Friday, December 5, 2014

Neglected Gem #65: My Son the Fanatic (1997)

Om Puri in My Son the Fanatic

Hanif Kureishi’s screenplay for My Son the Fanatic (which he adapted from one of his stories) takes you right back to the glory days of Cinema Four, in the mid-eighties, when he and Stephen Frears turned out My Beautiful Laundrette and Neil Jordan made Mona Lisa and five or six times a year something fresh and provocative came out of England or Ireland. It has the kind of complicated humor you find in Kureishi’s best novels, The Buddha of Suburbia and The Black Album.

In fact, one of the big influences on Kureishi and his collaborator, the director Udayan Prasad – like Kureishi, a gifted Anglo-Pakistani with an eye for the mixed pleasures of the cultural mix – is Mona Lisa; the other is Taxi Driver. The irresistibly warm, larger-than-life actor Om Puri, who’s sort of a Pakistani equivalent to Topol (the star of the screen version of Fiddler on the Roof), plays Parvez, a London taxi driver who revels in the joys of assimilation. He listens to Sarah Vaughan and Louis Armstrong – though his wife Minoo (Gopi Desai), who’s more traditional, complains that the music he loves is “too trumpety.” Parvez finds himself drawn, sexually and emotionally, to one of his customers, a white whore named Bettina (Rachel Griffiths). His best friend, Fizzy (Harish Patel, in a merry performance), runs a successful restaurant; he’s a very model of the immigrant whose new life has turned out to be a triumph. And Parvez’s son Farid (Akbar Kurtha) is engaged to a young white woman, the daughter of a police chief. But whereas Parvez hears a welcoming note in his new in-laws’ reception of Farid’s family, Farid hears condescension and implicit resentment (and he’s probably correct). So he walks out on his fiancée, who seems to love him very much, and embraces fundamentalist Islam. He gets involved with a group of young Muslims whose loyalties are to a rather dim leader; they elect Parvez’s home as the guru’s guest house during his visit to England. They also cook up some trouble: a violent attack on the local prostitutes, whom they see as an embodiment of Anglo vice.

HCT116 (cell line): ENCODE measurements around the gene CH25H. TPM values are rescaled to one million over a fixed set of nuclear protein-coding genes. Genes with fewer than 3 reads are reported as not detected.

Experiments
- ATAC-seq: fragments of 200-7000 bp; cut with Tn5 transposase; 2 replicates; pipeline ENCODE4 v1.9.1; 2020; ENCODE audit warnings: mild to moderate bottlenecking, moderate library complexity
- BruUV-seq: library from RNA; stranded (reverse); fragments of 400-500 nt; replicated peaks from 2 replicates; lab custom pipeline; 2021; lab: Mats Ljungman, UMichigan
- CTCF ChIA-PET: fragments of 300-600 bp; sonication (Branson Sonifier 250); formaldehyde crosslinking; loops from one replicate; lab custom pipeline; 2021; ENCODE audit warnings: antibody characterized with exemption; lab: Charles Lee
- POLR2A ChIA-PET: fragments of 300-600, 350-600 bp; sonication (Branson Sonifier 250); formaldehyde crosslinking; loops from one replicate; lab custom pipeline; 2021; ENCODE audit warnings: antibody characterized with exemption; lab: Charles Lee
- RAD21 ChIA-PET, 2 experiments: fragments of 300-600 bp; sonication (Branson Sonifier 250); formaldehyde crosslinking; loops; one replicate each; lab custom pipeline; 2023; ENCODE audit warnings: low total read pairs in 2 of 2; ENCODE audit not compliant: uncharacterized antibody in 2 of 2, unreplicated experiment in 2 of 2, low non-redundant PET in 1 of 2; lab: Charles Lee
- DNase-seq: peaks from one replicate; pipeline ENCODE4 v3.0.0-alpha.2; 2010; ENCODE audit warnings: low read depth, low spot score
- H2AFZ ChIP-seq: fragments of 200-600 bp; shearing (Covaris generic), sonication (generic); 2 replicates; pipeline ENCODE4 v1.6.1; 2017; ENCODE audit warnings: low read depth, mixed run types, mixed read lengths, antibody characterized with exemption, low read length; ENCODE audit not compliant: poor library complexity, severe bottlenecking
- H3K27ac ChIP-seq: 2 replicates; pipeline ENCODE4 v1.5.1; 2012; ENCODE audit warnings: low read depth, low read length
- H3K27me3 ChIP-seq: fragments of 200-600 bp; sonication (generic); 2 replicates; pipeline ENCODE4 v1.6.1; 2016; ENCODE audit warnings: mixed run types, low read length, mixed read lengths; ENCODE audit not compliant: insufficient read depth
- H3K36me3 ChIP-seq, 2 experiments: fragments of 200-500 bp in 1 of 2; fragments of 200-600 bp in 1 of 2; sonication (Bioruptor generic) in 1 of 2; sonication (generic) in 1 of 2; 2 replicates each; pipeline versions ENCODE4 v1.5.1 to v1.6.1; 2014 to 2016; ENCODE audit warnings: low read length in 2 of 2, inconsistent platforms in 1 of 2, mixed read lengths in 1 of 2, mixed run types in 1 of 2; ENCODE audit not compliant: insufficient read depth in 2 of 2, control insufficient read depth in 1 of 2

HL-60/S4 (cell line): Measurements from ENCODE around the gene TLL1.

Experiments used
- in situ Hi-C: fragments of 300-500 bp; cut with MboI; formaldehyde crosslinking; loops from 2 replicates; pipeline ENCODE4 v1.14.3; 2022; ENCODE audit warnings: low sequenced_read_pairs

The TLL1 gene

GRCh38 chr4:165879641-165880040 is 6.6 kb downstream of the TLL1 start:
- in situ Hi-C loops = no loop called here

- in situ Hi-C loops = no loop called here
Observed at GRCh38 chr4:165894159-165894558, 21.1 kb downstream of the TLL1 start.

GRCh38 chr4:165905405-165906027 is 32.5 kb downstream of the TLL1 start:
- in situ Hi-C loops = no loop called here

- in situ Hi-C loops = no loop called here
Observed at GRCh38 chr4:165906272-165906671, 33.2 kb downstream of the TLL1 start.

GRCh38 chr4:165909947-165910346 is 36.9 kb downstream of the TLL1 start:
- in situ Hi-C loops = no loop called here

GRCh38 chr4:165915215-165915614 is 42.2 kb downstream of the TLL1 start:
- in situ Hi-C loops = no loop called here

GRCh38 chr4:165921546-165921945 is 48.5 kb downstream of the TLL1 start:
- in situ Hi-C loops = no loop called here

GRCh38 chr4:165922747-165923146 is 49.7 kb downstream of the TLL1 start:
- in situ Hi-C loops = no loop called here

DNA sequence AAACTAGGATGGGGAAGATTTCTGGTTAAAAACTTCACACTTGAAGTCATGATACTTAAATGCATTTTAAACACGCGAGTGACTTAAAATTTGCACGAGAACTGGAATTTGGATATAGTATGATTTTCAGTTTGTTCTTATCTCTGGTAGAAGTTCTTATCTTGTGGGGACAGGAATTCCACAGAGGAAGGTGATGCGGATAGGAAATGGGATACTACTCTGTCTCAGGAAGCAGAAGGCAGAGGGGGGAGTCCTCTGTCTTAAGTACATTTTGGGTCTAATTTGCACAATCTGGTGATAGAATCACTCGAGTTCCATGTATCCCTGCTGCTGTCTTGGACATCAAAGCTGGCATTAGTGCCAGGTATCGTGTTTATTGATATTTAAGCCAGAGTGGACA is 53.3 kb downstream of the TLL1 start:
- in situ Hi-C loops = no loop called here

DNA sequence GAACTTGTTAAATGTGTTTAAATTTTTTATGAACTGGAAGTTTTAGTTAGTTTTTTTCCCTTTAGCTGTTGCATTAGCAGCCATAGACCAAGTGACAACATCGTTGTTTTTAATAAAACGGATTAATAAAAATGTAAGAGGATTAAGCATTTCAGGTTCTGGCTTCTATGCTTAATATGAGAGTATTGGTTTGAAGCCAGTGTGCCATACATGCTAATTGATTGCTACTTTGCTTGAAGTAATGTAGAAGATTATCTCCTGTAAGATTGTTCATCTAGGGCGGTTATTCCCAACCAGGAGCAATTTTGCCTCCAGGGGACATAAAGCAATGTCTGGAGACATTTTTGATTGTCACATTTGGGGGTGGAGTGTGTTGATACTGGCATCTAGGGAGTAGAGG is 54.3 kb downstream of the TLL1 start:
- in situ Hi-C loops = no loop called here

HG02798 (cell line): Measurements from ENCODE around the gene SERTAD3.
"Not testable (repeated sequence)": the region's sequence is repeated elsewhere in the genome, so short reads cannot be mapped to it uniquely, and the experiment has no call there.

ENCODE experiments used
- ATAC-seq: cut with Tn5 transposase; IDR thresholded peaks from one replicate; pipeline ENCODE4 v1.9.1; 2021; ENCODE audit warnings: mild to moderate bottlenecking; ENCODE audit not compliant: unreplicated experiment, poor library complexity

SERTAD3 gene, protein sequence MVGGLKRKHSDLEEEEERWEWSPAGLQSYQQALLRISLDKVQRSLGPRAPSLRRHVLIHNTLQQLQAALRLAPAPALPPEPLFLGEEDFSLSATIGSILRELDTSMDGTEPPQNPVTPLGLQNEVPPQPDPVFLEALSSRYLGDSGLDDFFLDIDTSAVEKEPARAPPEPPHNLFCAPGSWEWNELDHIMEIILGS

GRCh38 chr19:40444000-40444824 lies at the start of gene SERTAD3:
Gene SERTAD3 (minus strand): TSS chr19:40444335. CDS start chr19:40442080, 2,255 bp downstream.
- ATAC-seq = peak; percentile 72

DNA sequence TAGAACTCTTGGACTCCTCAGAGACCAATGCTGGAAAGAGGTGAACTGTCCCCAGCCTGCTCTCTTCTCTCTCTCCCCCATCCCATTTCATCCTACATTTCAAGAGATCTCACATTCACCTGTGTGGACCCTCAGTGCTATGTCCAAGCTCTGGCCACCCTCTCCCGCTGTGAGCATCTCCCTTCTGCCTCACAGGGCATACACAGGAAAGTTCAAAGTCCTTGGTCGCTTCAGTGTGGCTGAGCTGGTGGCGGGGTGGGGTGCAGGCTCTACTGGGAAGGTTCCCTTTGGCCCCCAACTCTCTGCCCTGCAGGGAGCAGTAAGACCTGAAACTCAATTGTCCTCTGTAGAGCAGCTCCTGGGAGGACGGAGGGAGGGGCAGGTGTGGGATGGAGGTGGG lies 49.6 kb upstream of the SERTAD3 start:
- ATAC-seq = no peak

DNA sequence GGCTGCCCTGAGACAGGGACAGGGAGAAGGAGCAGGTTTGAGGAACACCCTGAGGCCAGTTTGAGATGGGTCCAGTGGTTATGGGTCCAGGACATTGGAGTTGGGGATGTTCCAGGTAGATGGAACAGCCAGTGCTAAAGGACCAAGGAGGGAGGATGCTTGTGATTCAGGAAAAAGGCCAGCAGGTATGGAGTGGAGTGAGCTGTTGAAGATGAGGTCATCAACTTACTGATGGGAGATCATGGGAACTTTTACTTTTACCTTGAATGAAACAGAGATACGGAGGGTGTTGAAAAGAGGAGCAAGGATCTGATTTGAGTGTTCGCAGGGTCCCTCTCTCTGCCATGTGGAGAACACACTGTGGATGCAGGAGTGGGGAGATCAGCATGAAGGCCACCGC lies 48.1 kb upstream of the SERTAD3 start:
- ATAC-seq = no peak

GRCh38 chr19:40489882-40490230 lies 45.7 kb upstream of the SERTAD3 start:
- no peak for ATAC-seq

Akbar Kurtha as Farid, in My Son the Fanatic